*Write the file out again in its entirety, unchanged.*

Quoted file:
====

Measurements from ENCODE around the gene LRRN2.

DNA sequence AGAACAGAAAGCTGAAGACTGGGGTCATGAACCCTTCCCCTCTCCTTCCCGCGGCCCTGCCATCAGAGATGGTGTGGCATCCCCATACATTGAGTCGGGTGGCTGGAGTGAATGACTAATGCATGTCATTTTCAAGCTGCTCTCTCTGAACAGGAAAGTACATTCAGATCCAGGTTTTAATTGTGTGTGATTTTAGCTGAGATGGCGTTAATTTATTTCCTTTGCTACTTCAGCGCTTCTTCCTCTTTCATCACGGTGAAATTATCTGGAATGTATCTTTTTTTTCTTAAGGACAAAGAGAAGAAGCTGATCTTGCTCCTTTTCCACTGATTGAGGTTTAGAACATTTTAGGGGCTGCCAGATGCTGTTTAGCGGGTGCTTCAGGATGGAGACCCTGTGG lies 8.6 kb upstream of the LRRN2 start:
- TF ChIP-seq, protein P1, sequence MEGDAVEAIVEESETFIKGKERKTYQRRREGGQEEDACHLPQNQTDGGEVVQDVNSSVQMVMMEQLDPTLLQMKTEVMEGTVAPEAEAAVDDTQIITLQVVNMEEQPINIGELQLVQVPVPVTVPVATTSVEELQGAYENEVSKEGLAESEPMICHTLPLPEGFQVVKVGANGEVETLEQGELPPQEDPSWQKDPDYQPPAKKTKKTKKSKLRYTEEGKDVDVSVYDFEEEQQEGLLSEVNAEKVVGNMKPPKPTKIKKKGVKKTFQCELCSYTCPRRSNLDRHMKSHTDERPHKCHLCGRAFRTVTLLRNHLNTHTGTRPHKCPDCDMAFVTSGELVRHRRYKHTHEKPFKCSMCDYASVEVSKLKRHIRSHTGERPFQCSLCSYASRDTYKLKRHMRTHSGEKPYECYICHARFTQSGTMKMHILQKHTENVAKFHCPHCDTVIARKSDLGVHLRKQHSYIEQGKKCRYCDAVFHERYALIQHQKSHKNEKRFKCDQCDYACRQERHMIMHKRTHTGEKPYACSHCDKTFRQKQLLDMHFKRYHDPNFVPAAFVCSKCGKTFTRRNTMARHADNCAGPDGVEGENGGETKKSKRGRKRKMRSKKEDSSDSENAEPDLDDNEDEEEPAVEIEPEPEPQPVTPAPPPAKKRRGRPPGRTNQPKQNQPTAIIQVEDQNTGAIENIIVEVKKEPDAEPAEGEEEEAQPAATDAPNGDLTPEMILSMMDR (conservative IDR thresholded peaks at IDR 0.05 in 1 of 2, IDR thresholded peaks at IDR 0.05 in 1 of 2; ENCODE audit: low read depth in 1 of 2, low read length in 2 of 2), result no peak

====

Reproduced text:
Measurements from ENCODE around the gene LRRN2.

DNA sequence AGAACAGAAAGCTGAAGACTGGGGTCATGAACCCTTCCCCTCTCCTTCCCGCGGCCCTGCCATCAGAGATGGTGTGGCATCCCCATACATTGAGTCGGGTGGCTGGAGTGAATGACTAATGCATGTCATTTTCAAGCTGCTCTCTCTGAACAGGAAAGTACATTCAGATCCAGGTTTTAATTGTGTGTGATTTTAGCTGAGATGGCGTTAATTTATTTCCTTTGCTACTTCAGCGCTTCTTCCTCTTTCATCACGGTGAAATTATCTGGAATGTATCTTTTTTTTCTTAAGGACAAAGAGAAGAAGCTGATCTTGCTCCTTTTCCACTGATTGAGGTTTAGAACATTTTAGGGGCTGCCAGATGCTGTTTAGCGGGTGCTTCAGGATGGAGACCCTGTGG lies 8.6 kb upstream of the LRRN2 start:
- TF ChIP-seq, protein P1, sequence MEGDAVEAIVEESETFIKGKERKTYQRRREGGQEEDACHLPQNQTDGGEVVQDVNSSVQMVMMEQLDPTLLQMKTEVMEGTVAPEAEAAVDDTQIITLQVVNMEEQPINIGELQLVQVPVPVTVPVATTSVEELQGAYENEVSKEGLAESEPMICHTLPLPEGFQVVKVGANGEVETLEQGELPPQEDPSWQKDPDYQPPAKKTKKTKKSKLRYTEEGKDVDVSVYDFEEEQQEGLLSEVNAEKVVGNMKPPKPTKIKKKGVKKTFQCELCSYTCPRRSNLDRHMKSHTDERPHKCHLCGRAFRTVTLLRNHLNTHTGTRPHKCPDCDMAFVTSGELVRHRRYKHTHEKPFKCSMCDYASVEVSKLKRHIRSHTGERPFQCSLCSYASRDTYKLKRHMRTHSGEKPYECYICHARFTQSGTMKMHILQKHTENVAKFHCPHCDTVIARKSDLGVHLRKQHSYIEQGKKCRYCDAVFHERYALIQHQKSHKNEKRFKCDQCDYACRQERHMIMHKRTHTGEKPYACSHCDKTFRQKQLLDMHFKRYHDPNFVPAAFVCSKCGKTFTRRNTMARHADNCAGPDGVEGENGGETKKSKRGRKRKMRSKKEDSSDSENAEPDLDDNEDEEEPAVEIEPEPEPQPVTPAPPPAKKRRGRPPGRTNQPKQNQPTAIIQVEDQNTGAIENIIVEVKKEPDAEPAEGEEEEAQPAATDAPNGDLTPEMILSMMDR (conservative IDR thresholded peaks at IDR 0.05 in 1 of 2, IDR thresholded peaks at IDR 0.05 in 1 of 2; ENCODE audit: low read depth in 1 of 2, low read length in 2 of 2), result no peak